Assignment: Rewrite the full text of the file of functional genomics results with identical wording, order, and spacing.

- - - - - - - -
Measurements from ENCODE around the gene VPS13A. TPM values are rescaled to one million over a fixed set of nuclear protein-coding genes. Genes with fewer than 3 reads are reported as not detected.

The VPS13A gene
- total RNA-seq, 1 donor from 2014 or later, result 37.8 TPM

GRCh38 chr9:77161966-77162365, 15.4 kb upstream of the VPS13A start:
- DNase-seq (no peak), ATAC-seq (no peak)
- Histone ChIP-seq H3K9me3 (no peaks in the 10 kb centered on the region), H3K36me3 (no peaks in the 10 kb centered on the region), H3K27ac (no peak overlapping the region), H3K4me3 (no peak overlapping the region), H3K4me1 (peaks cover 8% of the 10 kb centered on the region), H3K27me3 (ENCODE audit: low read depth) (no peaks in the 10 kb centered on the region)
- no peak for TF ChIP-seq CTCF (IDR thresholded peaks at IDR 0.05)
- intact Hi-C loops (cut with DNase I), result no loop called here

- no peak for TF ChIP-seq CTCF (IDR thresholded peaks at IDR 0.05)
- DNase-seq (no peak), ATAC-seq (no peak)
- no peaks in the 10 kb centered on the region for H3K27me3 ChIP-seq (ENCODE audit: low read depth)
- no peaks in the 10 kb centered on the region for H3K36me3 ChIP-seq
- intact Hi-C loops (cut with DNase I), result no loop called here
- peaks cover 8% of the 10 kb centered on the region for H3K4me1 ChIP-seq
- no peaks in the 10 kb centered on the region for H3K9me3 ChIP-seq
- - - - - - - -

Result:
Measurements from ENCODE around the gene VPS13A. TPM values are rescaled to one million over a fixed set of nuclear protein-coding genes. Genes with fewer than 3 reads are reported as not detected.

The VPS13A gene
- total RNA-seq, 1 donor from 2014 or later, result 37.8 TPM

GRCh38 chr9:77161966-77162365, 15.4 kb upstream of the VPS13A start:
- DNase-seq (no peak), ATAC-seq (no peak)
- Histone ChIP-seq H3K9me3 (no peaks in the 10 kb centered on the region), H3K36me3 (no peaks in the 10 kb centered on the region), H3K27ac (no peak overlapping the region), H3K4me3 (no peak overlapping the region), H3K4me1 (peaks cover 8% of the 10 kb centered on the region), H3K27me3 (ENCODE audit: low read depth) (no peaks in the 10 kb centered on the region)
- no peak for TF ChIP-seq CTCF (IDR thresholded peaks at IDR 0.05)
- intact Hi-C loops (cut with DNase I), result no loop called here

- no peak for TF ChIP-seq CTCF (IDR thresholded peaks at IDR 0.05)
- DNase-seq (no peak), ATAC-seq (no peak)
- no peaks in the 10 kb centered on the region for H3K27me3 ChIP-seq (ENCODE audit: low read depth)
- no peaks in the 10 kb centered on the region for H3K36me3 ChIP-seq
- intact Hi-C loops (cut with DNase I), result no loop called here
- peaks cover 8% of the 10 kb centered on the region for H3K4me1 ChIP-seq
- no peaks in the 10 kb centered on the region for H3K9me3 ChIP-seq